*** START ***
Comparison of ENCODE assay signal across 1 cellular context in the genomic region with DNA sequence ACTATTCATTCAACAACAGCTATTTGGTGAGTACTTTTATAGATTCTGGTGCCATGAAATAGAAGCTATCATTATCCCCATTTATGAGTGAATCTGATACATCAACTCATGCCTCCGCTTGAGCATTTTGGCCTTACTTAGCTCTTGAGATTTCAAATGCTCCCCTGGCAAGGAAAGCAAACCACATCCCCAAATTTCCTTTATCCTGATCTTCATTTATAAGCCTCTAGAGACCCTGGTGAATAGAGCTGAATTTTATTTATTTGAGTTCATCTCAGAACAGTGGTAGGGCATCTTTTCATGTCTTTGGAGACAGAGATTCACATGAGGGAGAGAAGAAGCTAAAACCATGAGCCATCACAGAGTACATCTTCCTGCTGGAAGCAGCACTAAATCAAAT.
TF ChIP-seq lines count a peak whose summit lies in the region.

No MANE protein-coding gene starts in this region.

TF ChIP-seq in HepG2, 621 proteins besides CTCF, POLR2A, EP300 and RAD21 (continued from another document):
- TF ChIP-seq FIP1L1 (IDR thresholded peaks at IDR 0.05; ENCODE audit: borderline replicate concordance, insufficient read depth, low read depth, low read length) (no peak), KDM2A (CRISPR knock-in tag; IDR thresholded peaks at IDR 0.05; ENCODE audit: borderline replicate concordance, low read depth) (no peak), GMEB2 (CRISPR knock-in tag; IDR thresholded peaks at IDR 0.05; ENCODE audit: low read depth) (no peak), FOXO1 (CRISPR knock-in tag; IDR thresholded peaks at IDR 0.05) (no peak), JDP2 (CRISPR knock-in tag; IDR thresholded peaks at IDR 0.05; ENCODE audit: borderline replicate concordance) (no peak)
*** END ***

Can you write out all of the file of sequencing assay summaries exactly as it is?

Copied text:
Comparison of ENCODE assay signal across 1 cellular context in the genomic region with DNA sequence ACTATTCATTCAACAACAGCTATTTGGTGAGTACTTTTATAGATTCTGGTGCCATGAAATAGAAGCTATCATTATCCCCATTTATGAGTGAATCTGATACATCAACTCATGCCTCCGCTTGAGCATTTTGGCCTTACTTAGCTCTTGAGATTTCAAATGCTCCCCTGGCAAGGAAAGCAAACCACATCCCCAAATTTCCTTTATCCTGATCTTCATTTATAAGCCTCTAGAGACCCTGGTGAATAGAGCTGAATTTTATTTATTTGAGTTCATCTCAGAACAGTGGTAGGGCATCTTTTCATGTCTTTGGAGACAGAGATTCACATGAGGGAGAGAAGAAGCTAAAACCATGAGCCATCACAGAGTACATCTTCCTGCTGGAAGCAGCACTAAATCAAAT.
TF ChIP-seq lines count a peak whose summit lies in the region.

No MANE protein-coding gene starts in this region.

TF ChIP-seq in HepG2, 621 proteins besides CTCF, POLR2A, EP300 and RAD21 (continued from another document):
- TF ChIP-seq FIP1L1 (IDR thresholded peaks at IDR 0.05; ENCODE audit: borderline replicate concordance, insufficient read depth, low read depth, low read length) (no peak), KDM2A (CRISPR knock-in tag; IDR thresholded peaks at IDR 0.05; ENCODE audit: borderline replicate concordance, low read depth) (no peak), GMEB2 (CRISPR knock-in tag; IDR thresholded peaks at IDR 0.05; ENCODE audit: low read depth) (no peak), FOXO1 (CRISPR knock-in tag; IDR thresholded peaks at IDR 0.05) (no peak), JDP2 (CRISPR knock-in tag; IDR thresholded peaks at IDR 0.05; ENCODE audit: borderline replicate concordance) (no peak)